The math team equation

By Khrystyna Halatyma
Features Editor
Prospect’s math team meets all year on Wednesdays after school in room 301 until May 5th. Even though the team practices and competes throughout the year this should not stop athletes from joining. A student may pick up practice problems from room 301 and do them on their own or take a break and come to math team after their season has ended.
Math teacher Margaret Mamsch describes math team as, “A team organization that allows students to get together and compete academically.”
All grades are separate and have their own topic; freshmen are trained by Lisa Halleen, sophomores by Janet Pacini, juniors by Peter Wintermute, seniors by Frank Briody and all oral competitors by Mamsch.
Senior Lauren Johnson has been a part of math team since her freshman year and has never regretted a moment of it.
“I’m excited for this year…we had a bigger turn out than we have [had] in years past,” said Johnson.
Members have a chance to compete in four seperate leagues; North Suburban Math League (NSML), Illinois Math League (ILML), Continental Calculus League (CCL), and Continental Math League (CML).
NSML takes place at various high schools including Oak Park, Buffalo Grove, Prospect, Wheeling, and Evanston. NSML has meets from October 5th to February 2nd with the conference meet on February 29th.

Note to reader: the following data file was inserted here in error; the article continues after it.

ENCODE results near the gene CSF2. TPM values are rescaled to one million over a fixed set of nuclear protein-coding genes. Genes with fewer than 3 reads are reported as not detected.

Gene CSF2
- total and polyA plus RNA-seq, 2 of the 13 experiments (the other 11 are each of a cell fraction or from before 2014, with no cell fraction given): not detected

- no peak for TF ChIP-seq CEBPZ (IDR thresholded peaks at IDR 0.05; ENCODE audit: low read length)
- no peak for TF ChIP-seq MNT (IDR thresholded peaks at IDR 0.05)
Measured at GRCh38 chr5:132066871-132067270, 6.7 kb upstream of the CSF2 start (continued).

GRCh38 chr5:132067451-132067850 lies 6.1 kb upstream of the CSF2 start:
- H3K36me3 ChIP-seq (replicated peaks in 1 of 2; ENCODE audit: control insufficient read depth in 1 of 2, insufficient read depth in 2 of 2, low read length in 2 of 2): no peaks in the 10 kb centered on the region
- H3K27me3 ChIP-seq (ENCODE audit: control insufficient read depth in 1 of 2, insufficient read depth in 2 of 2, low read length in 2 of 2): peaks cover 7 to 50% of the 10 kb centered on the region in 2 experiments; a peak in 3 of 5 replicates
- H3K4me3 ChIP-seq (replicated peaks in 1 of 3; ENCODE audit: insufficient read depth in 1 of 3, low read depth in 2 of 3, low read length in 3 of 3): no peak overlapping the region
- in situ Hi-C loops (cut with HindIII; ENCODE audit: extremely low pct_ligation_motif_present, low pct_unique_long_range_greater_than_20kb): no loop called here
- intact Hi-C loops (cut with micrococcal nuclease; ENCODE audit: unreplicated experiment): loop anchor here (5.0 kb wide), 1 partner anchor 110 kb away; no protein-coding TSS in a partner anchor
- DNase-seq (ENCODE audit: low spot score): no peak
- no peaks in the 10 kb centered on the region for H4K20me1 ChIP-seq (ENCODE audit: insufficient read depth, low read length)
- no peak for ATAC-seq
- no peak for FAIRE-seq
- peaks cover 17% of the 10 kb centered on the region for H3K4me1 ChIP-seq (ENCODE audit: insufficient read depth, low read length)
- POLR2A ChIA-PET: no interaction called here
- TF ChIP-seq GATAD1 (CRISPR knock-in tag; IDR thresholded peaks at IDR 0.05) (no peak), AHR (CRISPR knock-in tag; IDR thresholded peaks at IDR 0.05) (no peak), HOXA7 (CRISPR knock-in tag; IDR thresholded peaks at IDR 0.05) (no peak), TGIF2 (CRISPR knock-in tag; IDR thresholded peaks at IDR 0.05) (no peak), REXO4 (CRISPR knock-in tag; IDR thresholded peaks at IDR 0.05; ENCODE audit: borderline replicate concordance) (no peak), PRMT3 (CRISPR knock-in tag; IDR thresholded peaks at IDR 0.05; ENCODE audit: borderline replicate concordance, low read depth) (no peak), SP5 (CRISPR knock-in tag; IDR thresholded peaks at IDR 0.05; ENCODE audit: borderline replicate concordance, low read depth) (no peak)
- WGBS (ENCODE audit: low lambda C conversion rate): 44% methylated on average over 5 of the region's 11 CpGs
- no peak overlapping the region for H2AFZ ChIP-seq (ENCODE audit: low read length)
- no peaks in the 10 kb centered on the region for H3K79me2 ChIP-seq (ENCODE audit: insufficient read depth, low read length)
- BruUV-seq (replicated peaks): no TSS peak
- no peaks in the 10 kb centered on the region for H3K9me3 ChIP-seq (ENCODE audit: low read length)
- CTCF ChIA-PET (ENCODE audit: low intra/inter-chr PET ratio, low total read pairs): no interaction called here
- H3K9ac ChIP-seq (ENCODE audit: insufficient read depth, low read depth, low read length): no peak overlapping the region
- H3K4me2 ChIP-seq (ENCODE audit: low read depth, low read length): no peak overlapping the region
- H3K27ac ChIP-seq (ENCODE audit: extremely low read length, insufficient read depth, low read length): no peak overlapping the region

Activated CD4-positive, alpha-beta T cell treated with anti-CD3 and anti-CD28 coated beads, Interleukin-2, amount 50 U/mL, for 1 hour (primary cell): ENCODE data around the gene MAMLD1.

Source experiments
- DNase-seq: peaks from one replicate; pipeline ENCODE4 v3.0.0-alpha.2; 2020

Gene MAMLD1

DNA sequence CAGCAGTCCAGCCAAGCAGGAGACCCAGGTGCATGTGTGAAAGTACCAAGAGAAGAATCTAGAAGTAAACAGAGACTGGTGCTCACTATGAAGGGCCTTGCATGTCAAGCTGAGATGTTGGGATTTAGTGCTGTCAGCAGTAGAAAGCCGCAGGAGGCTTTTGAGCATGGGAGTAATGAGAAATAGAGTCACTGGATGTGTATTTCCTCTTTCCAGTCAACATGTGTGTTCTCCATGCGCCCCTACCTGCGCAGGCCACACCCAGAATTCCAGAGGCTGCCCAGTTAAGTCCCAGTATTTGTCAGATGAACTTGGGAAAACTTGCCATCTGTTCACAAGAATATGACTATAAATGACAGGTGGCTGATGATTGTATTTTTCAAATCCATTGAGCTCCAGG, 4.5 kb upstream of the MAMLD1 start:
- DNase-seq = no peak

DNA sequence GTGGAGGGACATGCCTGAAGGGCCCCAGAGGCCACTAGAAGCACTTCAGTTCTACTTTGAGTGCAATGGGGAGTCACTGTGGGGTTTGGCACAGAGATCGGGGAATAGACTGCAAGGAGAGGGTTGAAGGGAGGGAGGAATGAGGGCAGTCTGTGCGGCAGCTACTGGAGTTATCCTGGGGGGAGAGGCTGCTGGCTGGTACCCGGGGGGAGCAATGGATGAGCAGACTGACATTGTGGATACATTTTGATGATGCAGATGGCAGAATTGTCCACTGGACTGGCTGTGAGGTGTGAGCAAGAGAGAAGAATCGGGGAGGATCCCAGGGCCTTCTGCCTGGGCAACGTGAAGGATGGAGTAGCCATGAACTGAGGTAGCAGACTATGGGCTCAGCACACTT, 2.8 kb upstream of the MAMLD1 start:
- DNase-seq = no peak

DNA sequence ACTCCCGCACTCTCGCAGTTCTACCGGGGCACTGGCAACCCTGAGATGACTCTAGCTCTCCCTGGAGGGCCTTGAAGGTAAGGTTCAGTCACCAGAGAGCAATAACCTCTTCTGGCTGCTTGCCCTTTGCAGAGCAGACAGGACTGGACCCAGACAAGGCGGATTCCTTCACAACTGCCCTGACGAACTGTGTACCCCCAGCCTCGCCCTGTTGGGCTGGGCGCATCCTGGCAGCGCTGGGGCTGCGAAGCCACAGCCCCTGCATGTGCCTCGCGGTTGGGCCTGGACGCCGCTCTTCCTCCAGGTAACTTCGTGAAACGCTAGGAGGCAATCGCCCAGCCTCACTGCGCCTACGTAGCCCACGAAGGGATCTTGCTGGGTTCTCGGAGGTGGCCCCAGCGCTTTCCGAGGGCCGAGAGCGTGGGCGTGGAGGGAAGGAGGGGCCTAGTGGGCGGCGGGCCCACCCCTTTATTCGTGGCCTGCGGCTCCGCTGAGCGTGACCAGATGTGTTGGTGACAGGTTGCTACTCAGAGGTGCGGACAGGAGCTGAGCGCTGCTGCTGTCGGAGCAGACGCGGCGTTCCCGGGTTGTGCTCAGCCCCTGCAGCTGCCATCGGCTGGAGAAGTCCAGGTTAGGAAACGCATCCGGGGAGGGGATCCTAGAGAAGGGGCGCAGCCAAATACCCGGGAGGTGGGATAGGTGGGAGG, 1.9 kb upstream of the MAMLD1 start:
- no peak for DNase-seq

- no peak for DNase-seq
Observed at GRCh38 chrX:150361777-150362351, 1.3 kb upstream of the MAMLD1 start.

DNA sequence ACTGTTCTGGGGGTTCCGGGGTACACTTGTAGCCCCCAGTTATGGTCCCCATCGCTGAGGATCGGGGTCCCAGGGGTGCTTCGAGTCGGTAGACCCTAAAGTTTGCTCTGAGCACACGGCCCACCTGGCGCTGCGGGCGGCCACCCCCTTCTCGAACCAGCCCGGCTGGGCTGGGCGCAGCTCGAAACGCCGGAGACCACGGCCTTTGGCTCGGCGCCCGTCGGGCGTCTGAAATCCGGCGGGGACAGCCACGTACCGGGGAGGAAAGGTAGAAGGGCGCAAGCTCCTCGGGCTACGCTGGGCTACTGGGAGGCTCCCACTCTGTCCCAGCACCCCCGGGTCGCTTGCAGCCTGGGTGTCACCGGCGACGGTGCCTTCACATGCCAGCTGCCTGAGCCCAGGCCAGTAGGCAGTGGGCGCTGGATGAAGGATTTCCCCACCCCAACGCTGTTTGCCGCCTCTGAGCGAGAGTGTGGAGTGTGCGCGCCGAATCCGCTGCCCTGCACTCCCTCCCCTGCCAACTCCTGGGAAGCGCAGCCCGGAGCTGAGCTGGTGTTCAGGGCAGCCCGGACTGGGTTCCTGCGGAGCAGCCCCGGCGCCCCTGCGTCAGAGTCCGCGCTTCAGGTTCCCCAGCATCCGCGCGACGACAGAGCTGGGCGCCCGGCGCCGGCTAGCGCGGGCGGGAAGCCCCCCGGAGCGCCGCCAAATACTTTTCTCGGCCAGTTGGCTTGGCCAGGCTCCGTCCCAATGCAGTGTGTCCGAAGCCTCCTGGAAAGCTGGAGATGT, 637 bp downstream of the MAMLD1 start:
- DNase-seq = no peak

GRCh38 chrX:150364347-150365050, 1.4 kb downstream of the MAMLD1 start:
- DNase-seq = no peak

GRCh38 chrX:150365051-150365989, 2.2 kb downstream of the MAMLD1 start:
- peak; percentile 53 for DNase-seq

Each year covers four different topics for each NSML meet, students are allowed to use calculators for the first two topics but not for topics three and four.
The CML, ILML, and CCL all take place during the students’ math class or after school not at other high schools.
Coaches choose the top three students of each year to compete are allowed to have up to ten alternates. Students who are alternates are able to experience meets but their scores will not be counted toward the team score for that meet.
Students compete for 30 minutes,the freshmen and juniors starting at 6:45pm and the sophomores and seniors starting at 7:30pm. In the half hour students get they are expected to complete five different questions. The best score possible is 25 point with the first and second questions worth four points, the third worth five points, and the fourth and fifth worth six points.
At the end of the year the teachers meet and decide which students get varsity and junior varsity letters. To be eligible for a letter students have to have participated in at least four meets. Getting a letter is not based on how well students do but on trying their hardest throughout the year and attendance at weekly practices.